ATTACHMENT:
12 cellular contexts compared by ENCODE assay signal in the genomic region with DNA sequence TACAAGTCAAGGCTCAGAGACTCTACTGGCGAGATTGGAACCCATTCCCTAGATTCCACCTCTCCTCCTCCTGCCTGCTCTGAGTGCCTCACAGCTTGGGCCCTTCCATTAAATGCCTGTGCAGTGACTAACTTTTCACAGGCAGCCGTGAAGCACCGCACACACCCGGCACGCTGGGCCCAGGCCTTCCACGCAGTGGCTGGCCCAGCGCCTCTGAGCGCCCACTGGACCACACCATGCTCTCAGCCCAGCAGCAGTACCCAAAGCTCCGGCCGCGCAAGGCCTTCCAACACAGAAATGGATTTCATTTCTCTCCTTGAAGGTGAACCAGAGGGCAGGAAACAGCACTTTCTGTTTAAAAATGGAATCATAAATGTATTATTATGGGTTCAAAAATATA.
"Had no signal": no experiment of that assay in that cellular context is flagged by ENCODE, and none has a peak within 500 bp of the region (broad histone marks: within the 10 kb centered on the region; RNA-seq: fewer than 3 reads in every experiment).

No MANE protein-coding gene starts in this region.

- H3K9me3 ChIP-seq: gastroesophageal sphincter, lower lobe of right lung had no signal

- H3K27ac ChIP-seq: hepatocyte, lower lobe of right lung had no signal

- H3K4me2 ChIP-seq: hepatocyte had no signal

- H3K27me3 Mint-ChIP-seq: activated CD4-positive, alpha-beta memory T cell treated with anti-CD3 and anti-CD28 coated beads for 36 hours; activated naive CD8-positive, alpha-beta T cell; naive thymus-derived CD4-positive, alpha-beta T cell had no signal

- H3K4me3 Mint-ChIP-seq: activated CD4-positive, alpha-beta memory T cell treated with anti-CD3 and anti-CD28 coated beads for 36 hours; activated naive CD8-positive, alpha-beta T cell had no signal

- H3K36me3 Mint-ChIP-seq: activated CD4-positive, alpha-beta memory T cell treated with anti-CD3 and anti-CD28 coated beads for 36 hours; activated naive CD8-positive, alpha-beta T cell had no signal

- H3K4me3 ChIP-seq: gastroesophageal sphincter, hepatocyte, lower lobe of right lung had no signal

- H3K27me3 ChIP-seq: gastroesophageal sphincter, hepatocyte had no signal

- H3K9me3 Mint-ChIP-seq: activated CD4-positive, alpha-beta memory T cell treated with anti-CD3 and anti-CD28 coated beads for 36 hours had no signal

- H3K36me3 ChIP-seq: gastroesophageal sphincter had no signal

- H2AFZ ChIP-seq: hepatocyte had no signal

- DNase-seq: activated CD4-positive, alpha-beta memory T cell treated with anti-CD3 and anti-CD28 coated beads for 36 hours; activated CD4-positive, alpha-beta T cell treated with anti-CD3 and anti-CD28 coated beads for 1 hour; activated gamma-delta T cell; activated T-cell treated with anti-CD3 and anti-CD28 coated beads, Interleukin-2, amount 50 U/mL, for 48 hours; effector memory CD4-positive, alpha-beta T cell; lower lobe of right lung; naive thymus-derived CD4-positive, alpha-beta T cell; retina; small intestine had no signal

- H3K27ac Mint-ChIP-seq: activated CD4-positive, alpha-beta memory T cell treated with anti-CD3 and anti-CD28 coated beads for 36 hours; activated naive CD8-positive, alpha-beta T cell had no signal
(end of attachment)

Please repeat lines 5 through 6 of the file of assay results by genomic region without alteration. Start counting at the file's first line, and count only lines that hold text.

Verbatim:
- H3K27ac ChIP-seq: hepatocyte, lower lobe of right lung had no signal

- H3K4me2 ChIP-seq: hepatocyte had no signal